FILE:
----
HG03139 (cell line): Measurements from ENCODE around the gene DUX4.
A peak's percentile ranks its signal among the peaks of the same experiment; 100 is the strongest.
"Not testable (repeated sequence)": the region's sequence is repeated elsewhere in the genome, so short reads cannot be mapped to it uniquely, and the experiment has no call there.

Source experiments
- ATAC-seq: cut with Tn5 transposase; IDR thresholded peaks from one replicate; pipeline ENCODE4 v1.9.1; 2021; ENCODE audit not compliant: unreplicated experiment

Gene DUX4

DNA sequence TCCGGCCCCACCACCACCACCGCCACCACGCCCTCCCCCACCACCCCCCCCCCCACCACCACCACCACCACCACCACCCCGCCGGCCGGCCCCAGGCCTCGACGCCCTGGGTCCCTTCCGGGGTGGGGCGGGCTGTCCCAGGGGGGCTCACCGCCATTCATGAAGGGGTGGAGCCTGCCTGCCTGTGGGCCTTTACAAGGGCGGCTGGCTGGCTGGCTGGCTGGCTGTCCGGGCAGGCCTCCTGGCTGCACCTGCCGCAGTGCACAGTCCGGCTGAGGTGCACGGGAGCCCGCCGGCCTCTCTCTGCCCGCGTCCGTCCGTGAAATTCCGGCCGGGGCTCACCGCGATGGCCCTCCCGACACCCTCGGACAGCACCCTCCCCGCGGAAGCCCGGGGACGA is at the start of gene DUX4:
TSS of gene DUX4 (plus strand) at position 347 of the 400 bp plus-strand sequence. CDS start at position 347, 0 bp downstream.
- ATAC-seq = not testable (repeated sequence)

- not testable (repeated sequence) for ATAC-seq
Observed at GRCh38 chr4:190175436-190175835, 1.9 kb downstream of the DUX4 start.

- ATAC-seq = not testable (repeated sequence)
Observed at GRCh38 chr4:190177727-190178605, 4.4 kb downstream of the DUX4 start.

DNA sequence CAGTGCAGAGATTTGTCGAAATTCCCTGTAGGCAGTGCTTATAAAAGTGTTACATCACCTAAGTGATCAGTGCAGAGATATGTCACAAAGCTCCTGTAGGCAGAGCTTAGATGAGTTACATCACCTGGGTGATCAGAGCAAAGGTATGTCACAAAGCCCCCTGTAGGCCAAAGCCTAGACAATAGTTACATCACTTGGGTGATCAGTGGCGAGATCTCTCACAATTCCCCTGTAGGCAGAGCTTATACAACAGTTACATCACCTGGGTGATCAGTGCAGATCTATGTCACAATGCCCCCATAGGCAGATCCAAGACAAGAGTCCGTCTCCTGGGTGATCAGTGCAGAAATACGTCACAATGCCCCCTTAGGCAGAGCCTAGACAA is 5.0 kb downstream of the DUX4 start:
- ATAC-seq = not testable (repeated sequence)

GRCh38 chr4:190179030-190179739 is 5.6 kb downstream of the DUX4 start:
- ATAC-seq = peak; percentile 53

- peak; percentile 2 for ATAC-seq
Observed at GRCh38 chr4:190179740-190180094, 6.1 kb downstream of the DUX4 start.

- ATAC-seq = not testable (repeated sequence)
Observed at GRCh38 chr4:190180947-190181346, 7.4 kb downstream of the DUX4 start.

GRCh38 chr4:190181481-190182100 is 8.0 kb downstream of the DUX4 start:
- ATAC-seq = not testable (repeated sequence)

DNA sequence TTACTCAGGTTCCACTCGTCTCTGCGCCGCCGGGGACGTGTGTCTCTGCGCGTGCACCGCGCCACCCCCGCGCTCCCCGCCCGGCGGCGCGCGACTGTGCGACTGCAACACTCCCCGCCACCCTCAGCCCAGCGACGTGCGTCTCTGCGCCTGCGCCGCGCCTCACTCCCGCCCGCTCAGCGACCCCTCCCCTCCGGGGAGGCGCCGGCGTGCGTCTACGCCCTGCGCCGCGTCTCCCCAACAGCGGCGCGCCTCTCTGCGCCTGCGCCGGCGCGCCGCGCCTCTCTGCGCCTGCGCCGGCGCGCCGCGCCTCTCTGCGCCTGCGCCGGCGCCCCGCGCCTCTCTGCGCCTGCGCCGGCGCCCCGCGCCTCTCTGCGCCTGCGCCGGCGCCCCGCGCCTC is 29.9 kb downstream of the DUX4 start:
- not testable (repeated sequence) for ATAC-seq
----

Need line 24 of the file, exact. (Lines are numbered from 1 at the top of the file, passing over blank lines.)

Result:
DNA sequence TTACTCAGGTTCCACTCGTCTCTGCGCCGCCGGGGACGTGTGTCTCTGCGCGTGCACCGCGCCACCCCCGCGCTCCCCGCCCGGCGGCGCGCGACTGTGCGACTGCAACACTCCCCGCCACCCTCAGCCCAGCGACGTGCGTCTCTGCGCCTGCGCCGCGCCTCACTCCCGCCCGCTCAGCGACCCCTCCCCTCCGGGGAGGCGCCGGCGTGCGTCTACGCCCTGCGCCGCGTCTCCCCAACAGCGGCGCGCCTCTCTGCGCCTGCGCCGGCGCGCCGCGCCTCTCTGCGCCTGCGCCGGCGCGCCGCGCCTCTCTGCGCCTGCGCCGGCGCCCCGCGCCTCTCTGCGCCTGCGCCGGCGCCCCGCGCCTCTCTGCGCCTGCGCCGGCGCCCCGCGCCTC is 29.9 kb downstream of the DUX4 start: